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The Quintessential French Meal

Paris, France

Enjoy a French meal, with all the tasty courses and clichés (escargot, onion soup, steak tartare, cheese, crème brûlée, and coffee), following the advice of a Frenchman, who would never rush a good meal.

Complete Video Script

I’m taking Arnaud to lunch. Against his advice, I’m eating all the Parisian cuisine clichés — in one meal.

Arnaud: Santé, Rick.
Rick: Santé!
Arnaud: This is a kir, you know? A good, civilized way to start the meal.
Rick: So that’s an aperitif? Tell me about the aperitif.
Arnaud: Aperitif is to open your appetite.
Waiter: Escargot…
Rick: Escargot!
Arnaud: Oh Rick, look that. It looks fabulous.
Rick: This looks very nice.
Arnaud: Merci…soupe d’oignon.
Rick: So, this is the first course?
Arnaud: Yes, this is the entrée, and actually you guys call the “entrée” the main course, when the entrée is the starter in France.
Rick: That makes sense actually. Okay, I have my escargot, and I just use this.
Arnaud: Allors, yes.
Rick: So, you stab it and you twist it out? Oh look at that!
Arnaud: It comes out eventually. It’s very chewy you might say.
Rick: Oh that’s good.
Arnaud: It’s good eh? Garlic, parsley…
Rick: You know, a lot of tourists don’t want the escargot, but I love it.
Rick: What is the history of the onion soup?
Arnaud: Ah, the onion soup is something you eat more in the wintertime. Because, you know, it was to warm up the employees of the central market.
Rick: I eat the onion soup all the year.
Arnaud: I love it! You guys, Americans are eating everything all year round!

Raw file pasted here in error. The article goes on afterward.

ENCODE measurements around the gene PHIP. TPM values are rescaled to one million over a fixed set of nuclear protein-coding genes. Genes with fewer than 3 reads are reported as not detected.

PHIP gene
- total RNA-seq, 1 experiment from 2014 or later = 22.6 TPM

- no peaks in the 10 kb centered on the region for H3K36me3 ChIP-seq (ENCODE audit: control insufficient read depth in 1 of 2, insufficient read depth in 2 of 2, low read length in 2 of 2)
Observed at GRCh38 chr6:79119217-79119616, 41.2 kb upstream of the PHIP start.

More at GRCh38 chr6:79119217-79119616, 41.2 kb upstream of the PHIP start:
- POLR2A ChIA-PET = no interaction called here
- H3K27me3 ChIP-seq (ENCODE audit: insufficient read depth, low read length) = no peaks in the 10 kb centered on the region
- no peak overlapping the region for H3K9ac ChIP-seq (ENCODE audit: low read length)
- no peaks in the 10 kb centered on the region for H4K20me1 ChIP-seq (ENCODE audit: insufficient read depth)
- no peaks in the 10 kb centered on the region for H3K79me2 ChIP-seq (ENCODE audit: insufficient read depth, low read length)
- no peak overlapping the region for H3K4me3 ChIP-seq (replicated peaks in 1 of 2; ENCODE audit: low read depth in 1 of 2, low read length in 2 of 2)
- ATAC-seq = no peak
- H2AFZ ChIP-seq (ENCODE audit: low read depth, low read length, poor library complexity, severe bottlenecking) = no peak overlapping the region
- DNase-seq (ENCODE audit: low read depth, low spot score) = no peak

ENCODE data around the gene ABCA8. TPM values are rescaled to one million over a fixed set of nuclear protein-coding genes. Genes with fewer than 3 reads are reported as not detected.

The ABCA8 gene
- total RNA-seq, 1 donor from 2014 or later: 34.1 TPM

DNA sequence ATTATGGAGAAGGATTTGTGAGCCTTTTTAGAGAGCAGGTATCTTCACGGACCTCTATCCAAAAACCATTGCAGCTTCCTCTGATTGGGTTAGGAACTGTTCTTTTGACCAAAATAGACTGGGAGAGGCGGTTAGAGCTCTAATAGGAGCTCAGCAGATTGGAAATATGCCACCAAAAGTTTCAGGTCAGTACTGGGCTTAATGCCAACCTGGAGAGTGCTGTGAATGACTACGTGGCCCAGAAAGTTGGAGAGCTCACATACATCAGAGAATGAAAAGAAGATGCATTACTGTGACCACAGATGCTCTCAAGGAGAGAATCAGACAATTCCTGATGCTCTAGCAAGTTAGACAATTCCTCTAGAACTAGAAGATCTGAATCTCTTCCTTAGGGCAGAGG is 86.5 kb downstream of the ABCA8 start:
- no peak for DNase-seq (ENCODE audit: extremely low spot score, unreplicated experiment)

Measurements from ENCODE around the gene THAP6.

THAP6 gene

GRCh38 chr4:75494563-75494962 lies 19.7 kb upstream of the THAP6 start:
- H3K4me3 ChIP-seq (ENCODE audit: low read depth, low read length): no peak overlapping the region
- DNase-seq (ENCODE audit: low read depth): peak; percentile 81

Rick: Merci, I think.
Arnaud: This is the main course: plat principal in French.
Rick: Plat principal
Arnaud: Plat principal.
Rick: OK, the “principle plate.”
Arnaud: Absolutely yes.
Rick: Steak tartare — very famous.
Arnaud: Steak tartare yes. Do you know what it is of?
Rick: No.
Arnaud: It’s fresh raw beef.
Rick: This is raw beef?
Arnaud: Raw beef, but very fresh. The spice comes from the Worcestershire sauce, the ketchup, the mustard, the Tabasco, salt and pepper and the yolk of an egg and then you just mix that altogether with the beef.
Rick: Do you like it?
Arnaud: Yes, I love it.
Rick: You’ve introduced me to something new.
Arnaud: This was so good.
Rick: I can’t believe I’m eating raw beef and it tastes good.
Arnaud: It is good, eh?
Rick: Wow, especially with some red wine.
Arnaud: Mmm-hmm! So, we are, you know, having now the cheese course, which is very important. You don’t end up a meal without some cheese. And basically, you know, you order cheese to finish the wine and then you order more wine to finish the cheese!
Rick: It’s a nice cycle.
Arnaud: Oh, it’s vicious circle.
Rick: A vicious cycle!
Arnaud: Ah, this is dessert time, Rick. You’re having crème brûlée and I have a fondant au chocolat. This is sacred, you know, for lunchtime — to stop for at least an hour. We don’t work. Look at these people; they’ve been here forever. Yes, it’s sacred. Enjoy.
Rick: OK!

Rick: So the coffee always comes after all of the food?
Arnaud: After the dessert…always.
Rick: What if you ask for your coffee with the meal?
Arnaud: They’d say “Yes, sure,”…but it would come after the meal. They don’t want to be rude.
Rick: OK…

Rick: What a meal!
Arnaud: Excellent, wasn’t it?
Rick: I’m heading for the Orsay Gallery.
Arnaud: Go ahead; I’m finishing my cognac.
Rick: Au revoir.
Arnaud: Bye-bye Rick!